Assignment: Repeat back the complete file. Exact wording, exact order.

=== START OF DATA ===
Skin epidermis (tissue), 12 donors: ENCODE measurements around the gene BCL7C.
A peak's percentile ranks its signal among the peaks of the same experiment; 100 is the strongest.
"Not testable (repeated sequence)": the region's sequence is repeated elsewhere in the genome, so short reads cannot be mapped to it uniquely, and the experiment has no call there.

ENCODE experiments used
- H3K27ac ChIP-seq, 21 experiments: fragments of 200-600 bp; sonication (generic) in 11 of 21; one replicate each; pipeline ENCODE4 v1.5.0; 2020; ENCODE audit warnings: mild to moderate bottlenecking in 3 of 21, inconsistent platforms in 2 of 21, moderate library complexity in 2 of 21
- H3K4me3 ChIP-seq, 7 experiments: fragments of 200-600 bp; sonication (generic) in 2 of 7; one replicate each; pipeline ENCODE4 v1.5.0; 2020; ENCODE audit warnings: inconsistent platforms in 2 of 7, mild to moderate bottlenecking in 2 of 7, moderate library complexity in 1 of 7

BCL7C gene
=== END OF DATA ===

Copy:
Skin epidermis (tissue), 12 donors: ENCODE measurements around the gene BCL7C.
A peak's percentile ranks its signal among the peaks of the same experiment; 100 is the strongest.
"Not testable (repeated sequence)": the region's sequence is repeated elsewhere in the genome, so short reads cannot be mapped to it uniquely, and the experiment has no call there.

ENCODE experiments used
- H3K27ac ChIP-seq, 21 experiments: fragments of 200-600 bp; sonication (generic) in 11 of 21; one replicate each; pipeline ENCODE4 v1.5.0; 2020; ENCODE audit warnings: mild to moderate bottlenecking in 3 of 21, inconsistent platforms in 2 of 21, moderate library complexity in 2 of 21
- H3K4me3 ChIP-seq, 7 experiments: fragments of 200-600 bp; sonication (generic) in 2 of 7; one replicate each; pipeline ENCODE4 v1.5.0; 2020; ENCODE audit warnings: inconsistent platforms in 2 of 7, mild to moderate bottlenecking in 2 of 7, moderate library complexity in 1 of 7

BCL7C gene